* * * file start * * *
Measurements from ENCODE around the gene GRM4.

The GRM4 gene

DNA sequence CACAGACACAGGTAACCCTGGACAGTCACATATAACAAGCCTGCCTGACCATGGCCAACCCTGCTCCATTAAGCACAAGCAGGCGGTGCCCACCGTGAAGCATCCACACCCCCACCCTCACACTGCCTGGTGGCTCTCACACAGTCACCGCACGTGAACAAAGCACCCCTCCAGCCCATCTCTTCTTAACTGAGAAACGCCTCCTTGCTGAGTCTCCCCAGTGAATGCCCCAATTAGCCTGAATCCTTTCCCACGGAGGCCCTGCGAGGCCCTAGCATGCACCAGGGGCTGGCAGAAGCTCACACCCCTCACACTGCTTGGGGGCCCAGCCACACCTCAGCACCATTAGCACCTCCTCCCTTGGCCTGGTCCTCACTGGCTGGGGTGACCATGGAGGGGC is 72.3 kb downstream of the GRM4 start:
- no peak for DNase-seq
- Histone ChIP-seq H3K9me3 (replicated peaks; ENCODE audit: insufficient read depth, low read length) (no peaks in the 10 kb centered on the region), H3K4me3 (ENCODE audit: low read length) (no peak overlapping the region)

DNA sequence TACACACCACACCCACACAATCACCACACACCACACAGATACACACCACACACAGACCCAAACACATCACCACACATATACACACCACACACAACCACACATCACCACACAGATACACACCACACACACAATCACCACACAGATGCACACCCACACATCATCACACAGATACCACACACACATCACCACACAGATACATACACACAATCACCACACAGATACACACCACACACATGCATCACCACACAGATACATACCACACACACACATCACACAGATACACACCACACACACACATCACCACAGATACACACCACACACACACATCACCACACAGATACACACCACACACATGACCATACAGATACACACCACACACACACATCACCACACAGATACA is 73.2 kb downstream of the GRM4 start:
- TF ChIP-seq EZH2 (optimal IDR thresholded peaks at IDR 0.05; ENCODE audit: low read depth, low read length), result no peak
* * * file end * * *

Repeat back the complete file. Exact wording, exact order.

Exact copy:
Measurements from ENCODE around the gene GRM4.

The GRM4 gene

DNA sequence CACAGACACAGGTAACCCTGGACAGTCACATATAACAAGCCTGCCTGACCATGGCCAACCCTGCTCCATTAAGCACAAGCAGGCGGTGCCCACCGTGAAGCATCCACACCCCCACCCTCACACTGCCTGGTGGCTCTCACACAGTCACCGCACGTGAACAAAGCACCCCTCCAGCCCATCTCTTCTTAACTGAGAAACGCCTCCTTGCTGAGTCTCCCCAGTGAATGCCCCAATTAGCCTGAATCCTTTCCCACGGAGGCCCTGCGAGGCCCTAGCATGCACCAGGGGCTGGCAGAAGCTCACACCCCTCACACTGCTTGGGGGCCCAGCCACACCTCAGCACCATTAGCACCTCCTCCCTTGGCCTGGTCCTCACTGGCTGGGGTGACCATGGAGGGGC is 72.3 kb downstream of the GRM4 start:
- no peak for DNase-seq
- Histone ChIP-seq H3K9me3 (replicated peaks; ENCODE audit: insufficient read depth, low read length) (no peaks in the 10 kb centered on the region), H3K4me3 (ENCODE audit: low read length) (no peak overlapping the region)

DNA sequence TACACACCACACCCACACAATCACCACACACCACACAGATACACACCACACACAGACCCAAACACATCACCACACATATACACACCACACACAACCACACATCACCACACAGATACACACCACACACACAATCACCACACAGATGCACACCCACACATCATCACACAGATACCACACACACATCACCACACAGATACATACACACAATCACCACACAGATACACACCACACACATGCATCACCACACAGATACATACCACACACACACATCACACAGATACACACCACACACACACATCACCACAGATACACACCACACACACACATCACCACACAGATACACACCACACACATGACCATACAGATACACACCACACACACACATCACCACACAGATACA is 73.2 kb downstream of the GRM4 start:
- TF ChIP-seq EZH2 (optimal IDR thresholded peaks at IDR 0.05; ENCODE audit: low read depth, low read length), result no peak